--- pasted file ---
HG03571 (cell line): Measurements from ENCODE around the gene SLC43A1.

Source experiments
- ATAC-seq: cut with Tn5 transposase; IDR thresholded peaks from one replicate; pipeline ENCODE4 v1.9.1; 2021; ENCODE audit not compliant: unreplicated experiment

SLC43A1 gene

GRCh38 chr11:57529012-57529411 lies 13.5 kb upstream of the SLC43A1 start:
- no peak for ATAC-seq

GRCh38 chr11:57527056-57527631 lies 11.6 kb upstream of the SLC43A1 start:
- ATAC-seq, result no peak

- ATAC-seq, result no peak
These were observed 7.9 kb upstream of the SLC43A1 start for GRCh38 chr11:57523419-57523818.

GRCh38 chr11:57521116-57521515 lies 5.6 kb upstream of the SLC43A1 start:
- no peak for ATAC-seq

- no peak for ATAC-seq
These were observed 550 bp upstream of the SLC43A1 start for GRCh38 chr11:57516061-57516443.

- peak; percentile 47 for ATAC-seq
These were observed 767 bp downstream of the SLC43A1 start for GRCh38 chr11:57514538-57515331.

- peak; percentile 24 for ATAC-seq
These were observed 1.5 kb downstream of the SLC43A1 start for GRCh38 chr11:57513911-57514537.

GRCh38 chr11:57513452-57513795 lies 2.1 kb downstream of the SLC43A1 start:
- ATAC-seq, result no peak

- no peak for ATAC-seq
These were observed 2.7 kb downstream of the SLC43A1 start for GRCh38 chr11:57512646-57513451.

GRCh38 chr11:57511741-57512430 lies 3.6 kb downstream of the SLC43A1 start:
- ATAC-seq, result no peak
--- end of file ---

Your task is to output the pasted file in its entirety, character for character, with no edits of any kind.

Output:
HG03571 (cell line): Measurements from ENCODE around the gene SLC43A1.

Source experiments
- ATAC-seq: cut with Tn5 transposase; IDR thresholded peaks from one replicate; pipeline ENCODE4 v1.9.1; 2021; ENCODE audit not compliant: unreplicated experiment

SLC43A1 gene

GRCh38 chr11:57529012-57529411 lies 13.5 kb upstream of the SLC43A1 start:
- no peak for ATAC-seq

GRCh38 chr11:57527056-57527631 lies 11.6 kb upstream of the SLC43A1 start:
- ATAC-seq, result no peak

- ATAC-seq, result no peak
These were observed 7.9 kb upstream of the SLC43A1 start for GRCh38 chr11:57523419-57523818.

GRCh38 chr11:57521116-57521515 lies 5.6 kb upstream of the SLC43A1 start:
- no peak for ATAC-seq

- no peak for ATAC-seq
These were observed 550 bp upstream of the SLC43A1 start for GRCh38 chr11:57516061-57516443.

- peak; percentile 47 for ATAC-seq
These were observed 767 bp downstream of the SLC43A1 start for GRCh38 chr11:57514538-57515331.

- peak; percentile 24 for ATAC-seq
These were observed 1.5 kb downstream of the SLC43A1 start for GRCh38 chr11:57513911-57514537.

GRCh38 chr11:57513452-57513795 lies 2.1 kb downstream of the SLC43A1 start:
- ATAC-seq, result no peak

- no peak for ATAC-seq
These were observed 2.7 kb downstream of the SLC43A1 start for GRCh38 chr11:57512646-57513451.

GRCh38 chr11:57511741-57512430 lies 3.6 kb downstream of the SLC43A1 start:
- ATAC-seq, result no peak